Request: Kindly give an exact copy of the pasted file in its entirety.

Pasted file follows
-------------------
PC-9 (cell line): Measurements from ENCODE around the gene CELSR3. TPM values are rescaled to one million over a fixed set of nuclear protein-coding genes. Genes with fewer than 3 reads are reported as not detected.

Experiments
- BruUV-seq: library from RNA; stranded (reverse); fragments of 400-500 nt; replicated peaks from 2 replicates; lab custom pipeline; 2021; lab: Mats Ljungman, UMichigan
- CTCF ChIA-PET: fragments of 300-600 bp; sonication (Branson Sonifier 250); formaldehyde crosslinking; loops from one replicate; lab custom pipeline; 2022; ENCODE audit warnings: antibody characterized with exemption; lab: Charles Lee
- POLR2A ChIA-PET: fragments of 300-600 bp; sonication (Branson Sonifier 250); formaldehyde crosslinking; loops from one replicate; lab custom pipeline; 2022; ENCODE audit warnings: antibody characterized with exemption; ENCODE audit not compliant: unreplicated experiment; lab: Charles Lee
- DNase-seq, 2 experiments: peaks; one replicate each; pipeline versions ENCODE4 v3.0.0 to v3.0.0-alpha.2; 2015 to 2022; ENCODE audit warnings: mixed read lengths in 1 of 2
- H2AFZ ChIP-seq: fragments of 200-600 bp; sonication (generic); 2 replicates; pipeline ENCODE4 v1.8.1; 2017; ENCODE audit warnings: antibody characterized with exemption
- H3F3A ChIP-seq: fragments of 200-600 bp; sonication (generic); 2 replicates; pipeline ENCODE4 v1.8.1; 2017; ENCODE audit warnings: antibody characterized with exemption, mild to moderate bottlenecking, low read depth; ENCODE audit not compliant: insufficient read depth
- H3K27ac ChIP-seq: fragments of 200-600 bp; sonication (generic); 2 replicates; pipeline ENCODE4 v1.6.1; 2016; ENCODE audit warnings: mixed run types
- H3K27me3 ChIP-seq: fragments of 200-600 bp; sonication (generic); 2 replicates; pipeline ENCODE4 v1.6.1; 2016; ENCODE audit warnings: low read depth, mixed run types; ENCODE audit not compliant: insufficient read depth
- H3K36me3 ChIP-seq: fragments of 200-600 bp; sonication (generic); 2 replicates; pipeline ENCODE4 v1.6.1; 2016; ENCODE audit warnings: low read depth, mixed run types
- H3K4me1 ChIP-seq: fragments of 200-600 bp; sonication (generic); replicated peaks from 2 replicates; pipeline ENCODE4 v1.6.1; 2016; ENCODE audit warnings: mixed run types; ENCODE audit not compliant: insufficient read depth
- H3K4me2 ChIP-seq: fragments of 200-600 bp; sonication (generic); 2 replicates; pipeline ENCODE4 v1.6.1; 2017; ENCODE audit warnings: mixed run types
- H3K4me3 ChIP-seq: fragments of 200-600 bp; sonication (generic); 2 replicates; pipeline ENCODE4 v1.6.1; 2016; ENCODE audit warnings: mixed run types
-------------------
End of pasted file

PC-9 (cell line): Measurements from ENCODE around the gene CELSR3. TPM values are rescaled to one million over a fixed set of nuclear protein-coding genes. Genes with fewer than 3 reads are reported as not detected.

Experiments
- BruUV-seq: library from RNA; stranded (reverse); fragments of 400-500 nt; replicated peaks from 2 replicates; lab custom pipeline; 2021; lab: Mats Ljungman, UMichigan
- CTCF ChIA-PET: fragments of 300-600 bp; sonication (Branson Sonifier 250); formaldehyde crosslinking; loops from one replicate; lab custom pipeline; 2022; ENCODE audit warnings: antibody characterized with exemption; lab: Charles Lee
- POLR2A ChIA-PET: fragments of 300-600 bp; sonication (Branson Sonifier 250); formaldehyde crosslinking; loops from one replicate; lab custom pipeline; 2022; ENCODE audit warnings: antibody characterized with exemption; ENCODE audit not compliant: unreplicated experiment; lab: Charles Lee
- DNase-seq, 2 experiments: peaks; one replicate each; pipeline versions ENCODE4 v3.0.0 to v3.0.0-alpha.2; 2015 to 2022; ENCODE audit warnings: mixed read lengths in 1 of 2
- H2AFZ ChIP-seq: fragments of 200-600 bp; sonication (generic); 2 replicates; pipeline ENCODE4 v1.8.1; 2017; ENCODE audit warnings: antibody characterized with exemption
- H3F3A ChIP-seq: fragments of 200-600 bp; sonication (generic); 2 replicates; pipeline ENCODE4 v1.8.1; 2017; ENCODE audit warnings: antibody characterized with exemption, mild to moderate bottlenecking, low read depth; ENCODE audit not compliant: insufficient read depth
- H3K27ac ChIP-seq: fragments of 200-600 bp; sonication (generic); 2 replicates; pipeline ENCODE4 v1.6.1; 2016; ENCODE audit warnings: mixed run types
- H3K27me3 ChIP-seq: fragments of 200-600 bp; sonication (generic); 2 replicates; pipeline ENCODE4 v1.6.1; 2016; ENCODE audit warnings: low read depth, mixed run types; ENCODE audit not compliant: insufficient read depth
- H3K36me3 ChIP-seq: fragments of 200-600 bp; sonication (generic); 2 replicates; pipeline ENCODE4 v1.6.1; 2016; ENCODE audit warnings: low read depth, mixed run types
- H3K4me1 ChIP-seq: fragments of 200-600 bp; sonication (generic); replicated peaks from 2 replicates; pipeline ENCODE4 v1.6.1; 2016; ENCODE audit warnings: mixed run types; ENCODE audit not compliant: insufficient read depth
- H3K4me2 ChIP-seq: fragments of 200-600 bp; sonication (generic); 2 replicates; pipeline ENCODE4 v1.6.1; 2017; ENCODE audit warnings: mixed run types
- H3K4me3 ChIP-seq: fragments of 200-600 bp; sonication (generic); 2 replicates; pipeline ENCODE4 v1.6.1; 2016; ENCODE audit warnings: mixed run types